Then I heard from Shengjie (my Chinese friend who was at Newcastle last year) to say all systems go on the triathlon watch… I was feeling a bit low at the weekend, so went for a run. It was my first long run (9 miles or so) in a while, and it got me going again. I thought a triathlon watch might provide me with the encouragement I need to get distance back up, especially as I’m going to be doing some road cycling. It was considerably cheaper than British RRP, so why not?! Should be delivered either tomorrow or Wednesday.

This was only 12pm… So I started on with the homework, which I got halfway through before Emmett called. He’d been offered a job teaching at a kindergarten for 3 hours a week (£12 per hour). On face value it looks great, and they wanted 2 teachers, so we went along. The guy treated us to food and stuff as we discussed it, but it turns out we were going to have to do all the lesson preparation, and it started at 5pm today… Both of us considered, and decided that we’d turn it down, and make a combined, concerted effort to market my tutoring. If we can get some flyers out there, I’m happy to share any immediate work with him if we can find two groups. That way, it’s more money for our time, on-campus, and the preparation is already done. What’s more, this guy seemed pretty unreliable (he’d left it until the first day of term  to find teachers…)! Since that ordeal, I have actually managed to finish my homework, get to the gym and write this blog… Just about ready to collapse now, and it’s only 8pm! Night all!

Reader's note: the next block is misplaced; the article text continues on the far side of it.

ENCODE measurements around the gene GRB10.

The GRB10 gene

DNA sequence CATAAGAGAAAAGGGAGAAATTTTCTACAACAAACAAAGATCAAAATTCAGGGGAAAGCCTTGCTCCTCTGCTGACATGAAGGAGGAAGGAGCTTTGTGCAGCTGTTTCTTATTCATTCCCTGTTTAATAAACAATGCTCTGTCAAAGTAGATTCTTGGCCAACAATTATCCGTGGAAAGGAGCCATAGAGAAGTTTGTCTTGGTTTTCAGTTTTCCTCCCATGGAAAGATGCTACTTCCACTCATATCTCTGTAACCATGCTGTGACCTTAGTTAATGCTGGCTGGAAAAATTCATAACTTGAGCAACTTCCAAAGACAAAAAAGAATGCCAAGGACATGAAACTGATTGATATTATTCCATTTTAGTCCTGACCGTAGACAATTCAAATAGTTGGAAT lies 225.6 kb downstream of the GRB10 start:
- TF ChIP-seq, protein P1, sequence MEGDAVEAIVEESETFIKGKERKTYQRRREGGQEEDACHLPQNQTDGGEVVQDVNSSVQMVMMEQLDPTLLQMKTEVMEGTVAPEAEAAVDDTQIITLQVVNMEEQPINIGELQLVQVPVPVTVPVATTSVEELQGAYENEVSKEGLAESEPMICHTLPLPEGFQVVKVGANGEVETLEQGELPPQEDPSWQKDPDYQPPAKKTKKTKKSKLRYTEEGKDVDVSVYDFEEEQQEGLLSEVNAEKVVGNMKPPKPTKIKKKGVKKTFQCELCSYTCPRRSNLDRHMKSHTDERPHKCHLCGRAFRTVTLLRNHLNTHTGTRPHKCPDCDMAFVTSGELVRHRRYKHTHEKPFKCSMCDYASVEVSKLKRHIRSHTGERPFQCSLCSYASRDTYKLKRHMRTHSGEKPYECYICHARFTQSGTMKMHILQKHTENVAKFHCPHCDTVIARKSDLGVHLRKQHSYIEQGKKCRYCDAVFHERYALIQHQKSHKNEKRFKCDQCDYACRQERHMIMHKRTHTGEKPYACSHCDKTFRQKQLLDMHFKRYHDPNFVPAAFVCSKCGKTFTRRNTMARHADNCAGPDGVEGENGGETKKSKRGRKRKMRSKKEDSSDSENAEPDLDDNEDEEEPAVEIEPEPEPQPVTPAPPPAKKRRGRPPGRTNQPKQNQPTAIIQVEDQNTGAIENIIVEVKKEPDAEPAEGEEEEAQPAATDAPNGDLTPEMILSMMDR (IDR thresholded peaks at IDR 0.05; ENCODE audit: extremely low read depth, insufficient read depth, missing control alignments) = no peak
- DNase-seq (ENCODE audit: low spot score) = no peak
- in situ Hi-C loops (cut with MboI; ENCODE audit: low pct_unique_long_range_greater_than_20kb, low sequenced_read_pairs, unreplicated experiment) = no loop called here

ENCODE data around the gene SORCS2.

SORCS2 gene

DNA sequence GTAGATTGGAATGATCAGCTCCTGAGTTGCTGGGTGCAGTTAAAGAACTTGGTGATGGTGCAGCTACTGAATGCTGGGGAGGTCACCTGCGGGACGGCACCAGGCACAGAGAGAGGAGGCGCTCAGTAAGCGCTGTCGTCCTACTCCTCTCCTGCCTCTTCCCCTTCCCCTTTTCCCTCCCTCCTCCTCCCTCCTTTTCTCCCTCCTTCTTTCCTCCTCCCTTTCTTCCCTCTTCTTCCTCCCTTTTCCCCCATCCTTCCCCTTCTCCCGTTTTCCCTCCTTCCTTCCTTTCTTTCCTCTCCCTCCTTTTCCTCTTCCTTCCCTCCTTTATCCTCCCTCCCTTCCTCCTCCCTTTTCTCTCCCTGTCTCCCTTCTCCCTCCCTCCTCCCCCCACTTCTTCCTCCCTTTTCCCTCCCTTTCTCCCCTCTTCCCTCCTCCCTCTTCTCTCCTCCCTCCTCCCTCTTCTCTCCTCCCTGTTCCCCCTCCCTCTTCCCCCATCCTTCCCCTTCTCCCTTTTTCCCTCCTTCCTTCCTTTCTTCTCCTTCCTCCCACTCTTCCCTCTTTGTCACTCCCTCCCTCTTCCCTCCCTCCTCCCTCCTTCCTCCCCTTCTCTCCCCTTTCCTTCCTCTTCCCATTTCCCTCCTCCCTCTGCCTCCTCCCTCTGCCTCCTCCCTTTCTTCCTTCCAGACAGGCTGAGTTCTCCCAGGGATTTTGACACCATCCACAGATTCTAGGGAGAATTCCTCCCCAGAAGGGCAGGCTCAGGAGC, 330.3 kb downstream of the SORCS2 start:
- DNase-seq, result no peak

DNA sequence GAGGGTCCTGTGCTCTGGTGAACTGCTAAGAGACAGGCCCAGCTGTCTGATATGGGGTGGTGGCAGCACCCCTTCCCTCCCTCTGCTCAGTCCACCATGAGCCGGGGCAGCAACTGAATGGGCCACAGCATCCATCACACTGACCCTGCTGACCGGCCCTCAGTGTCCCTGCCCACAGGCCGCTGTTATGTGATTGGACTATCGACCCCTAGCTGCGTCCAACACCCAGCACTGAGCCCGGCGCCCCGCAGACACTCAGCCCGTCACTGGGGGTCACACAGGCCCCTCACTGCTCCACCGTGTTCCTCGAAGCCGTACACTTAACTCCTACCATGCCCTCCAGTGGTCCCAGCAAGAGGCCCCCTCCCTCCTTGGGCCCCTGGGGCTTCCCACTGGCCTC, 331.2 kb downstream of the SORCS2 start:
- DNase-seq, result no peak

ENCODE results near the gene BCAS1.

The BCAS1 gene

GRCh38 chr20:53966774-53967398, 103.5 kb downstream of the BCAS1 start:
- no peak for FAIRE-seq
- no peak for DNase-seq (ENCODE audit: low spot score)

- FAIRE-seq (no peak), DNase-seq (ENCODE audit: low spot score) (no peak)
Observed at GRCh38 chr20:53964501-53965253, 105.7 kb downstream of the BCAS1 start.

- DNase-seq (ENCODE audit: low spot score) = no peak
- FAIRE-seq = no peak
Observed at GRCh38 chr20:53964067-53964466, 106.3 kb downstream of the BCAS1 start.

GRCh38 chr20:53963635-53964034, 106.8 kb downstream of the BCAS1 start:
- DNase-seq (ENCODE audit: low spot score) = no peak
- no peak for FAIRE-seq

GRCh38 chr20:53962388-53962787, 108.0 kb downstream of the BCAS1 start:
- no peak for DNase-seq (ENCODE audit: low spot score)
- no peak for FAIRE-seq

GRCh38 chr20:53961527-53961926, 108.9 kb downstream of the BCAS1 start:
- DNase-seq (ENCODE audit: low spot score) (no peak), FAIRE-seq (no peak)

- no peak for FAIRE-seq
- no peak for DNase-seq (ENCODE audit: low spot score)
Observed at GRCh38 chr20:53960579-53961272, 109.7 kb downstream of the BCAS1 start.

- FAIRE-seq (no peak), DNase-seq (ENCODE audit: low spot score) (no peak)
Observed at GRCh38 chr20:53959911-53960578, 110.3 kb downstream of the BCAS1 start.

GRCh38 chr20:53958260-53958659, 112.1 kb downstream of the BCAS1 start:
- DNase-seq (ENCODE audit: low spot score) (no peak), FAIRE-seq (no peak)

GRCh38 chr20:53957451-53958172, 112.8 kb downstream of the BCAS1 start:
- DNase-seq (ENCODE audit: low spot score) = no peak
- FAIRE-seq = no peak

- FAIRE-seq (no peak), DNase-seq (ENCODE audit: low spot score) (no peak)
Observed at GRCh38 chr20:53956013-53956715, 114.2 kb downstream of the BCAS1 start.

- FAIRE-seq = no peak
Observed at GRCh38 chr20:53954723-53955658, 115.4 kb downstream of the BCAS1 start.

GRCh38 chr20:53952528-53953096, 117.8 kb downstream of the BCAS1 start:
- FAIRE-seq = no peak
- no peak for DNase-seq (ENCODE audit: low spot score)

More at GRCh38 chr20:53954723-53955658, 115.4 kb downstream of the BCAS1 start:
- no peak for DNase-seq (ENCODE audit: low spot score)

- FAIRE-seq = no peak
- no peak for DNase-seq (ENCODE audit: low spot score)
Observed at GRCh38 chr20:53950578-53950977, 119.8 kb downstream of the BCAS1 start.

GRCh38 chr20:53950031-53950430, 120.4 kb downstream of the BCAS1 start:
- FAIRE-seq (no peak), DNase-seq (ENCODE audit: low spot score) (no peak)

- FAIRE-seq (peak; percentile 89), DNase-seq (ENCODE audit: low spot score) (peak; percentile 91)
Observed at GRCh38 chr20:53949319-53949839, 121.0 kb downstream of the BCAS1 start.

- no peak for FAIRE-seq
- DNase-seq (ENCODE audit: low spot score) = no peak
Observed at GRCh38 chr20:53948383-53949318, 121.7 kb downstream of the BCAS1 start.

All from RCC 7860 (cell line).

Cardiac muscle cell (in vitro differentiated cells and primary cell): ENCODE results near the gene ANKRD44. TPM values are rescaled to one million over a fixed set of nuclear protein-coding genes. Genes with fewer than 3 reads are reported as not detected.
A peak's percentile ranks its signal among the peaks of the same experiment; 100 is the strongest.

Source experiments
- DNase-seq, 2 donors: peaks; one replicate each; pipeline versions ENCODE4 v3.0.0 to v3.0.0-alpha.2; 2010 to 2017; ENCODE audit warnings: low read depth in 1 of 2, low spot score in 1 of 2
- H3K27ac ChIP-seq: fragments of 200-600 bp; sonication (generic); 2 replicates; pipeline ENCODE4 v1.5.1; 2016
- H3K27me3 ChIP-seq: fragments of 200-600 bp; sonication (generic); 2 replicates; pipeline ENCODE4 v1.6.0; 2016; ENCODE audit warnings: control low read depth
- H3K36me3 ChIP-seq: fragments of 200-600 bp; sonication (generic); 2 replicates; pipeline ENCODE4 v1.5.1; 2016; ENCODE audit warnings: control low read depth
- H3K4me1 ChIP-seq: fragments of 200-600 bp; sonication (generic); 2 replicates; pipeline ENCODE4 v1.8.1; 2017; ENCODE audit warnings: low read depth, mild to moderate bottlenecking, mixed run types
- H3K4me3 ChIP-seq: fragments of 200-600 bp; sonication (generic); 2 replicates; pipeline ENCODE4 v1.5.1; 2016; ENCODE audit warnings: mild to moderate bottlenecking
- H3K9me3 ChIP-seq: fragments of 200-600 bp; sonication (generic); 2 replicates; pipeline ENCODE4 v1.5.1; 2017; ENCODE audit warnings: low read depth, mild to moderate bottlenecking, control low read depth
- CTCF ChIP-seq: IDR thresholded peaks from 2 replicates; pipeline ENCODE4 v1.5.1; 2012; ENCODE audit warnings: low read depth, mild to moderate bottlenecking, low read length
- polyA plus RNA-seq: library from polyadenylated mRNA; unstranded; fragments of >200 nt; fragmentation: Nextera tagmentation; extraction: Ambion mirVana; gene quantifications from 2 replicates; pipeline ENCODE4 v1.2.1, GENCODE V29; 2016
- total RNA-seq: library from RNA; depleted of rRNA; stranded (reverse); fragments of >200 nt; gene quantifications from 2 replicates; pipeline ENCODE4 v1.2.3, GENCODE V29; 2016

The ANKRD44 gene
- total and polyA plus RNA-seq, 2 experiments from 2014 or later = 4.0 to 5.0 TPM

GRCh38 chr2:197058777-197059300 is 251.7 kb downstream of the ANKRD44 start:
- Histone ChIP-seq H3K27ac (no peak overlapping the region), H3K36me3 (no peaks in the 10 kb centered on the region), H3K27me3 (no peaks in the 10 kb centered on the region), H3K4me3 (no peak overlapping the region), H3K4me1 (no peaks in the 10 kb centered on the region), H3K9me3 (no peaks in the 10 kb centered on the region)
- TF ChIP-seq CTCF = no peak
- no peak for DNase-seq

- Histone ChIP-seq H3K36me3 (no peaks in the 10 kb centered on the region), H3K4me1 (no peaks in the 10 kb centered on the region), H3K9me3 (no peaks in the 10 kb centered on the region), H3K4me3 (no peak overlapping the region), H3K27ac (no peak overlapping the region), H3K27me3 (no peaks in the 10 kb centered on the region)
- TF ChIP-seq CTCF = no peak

Where are you, red man?!

A while back, when I was in Germany, I wrote about the damned red man – about how having to wait to cross the road really irked me. Right now though, I wish that damned red man would come back! (Or at least people would pay attention to him…)

Crossing the road here is a complete lottery. Some cars don’t pay attention to the red lights; some pedestrians don’t either; just about all bikes feel they are exempt. Honking of horns is a soundtrack of daily life – fair enough when someone else is going through on red, but when you’re ignoring the rules of the road then beeping at other people… really?! It’s all part of the fun! (As it is when taxis and cars take to using the bike lanes, occasionally in the wrong direction!)

The Daily Grind

A quick update on all things daily, whilst I’m here. I’ve got into a nice routine with Brent, the American next door, of getting up a little earlier and taking turns to make a nice strong coffee out on the balcony. A strong black coffee at 6:50am has a pretty marked waking-up effect when you’re accustomed to drinking it, then go without for a couple of weeks!